NETWORKING FIRM Cisco Systems will lay off as much as 15 per cent of its staff and sell its set-top box factory in Mexico to Foxconn.
The company, which needs to cut $1bn in spending to ensure its long-term viability, will axe 11,500 employees out of the roughly 73,500 people working for it, according to Reuters.
2,100 jobs will be cut by early retirements, while 5,000 will be transferred to Cisco's factory in Juarez, Mexico, which is to be sold to Hon Hai Precision Industry, better known as Foxconn.
The cuts will not affect just factory staff, as many executives, including vice presidents, will lose their jobs as part of the restructuring effort.
The first wave of job losses will occur in August in the US and Canada, with cuts in other countries following some time after, as per local laws.
It's not yet clear what sectors of Cisco's broad business the job losses will come from, beyond the set-top box business, which has proven unsuccessful for the company. Cisco said it is refocusing its efforts on its core networking and data centre businesses.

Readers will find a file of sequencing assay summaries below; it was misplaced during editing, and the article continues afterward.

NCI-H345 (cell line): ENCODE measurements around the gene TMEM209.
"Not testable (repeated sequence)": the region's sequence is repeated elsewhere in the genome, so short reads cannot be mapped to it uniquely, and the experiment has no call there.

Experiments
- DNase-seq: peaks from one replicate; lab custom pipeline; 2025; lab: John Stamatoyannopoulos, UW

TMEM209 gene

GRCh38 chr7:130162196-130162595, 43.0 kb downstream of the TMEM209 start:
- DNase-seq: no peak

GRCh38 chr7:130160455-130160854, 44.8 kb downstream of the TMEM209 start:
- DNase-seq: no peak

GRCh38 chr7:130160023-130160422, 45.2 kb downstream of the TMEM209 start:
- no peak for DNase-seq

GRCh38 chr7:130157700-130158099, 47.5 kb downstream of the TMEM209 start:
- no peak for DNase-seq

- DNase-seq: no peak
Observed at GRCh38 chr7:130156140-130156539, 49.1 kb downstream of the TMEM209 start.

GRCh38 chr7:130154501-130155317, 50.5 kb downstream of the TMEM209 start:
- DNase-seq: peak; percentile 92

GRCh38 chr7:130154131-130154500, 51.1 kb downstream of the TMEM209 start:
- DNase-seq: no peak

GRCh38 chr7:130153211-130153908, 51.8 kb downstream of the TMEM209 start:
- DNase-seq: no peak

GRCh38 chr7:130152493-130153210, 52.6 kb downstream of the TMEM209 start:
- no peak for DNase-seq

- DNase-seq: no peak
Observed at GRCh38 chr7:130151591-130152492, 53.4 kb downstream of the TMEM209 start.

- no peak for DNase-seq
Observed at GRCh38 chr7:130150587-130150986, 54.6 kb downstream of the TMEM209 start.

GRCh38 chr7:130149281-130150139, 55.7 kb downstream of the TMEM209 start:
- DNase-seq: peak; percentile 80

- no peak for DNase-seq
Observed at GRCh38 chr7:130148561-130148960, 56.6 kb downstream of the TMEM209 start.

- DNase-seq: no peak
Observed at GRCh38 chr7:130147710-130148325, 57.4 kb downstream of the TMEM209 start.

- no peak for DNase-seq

The move follows the recognition in April by Cisco's CEO, John Chambers, that the company had lost its way. Profit was down 18 per cent in Cisco's fiscal third quarter, from $2.2bn to $1.8bn, and the company warned of a tough fourth quarter ahead.
The sale of the Mexican factory to Foxconn further affirms Foxconn's intention to become a major technology player in its own right, instead of simply manufacturing devices for companies like Apple and Dell. The acquisition of Cisco's set-top box factory, along with LCD TV factories it bought from Sony previously, suggest it is particularly focusing on entering the TV industry.
At the time of writing Cisco's shares were down $0.15, or close to one per cent, from $15.44. µ
A break from the status Kuo
In China, at least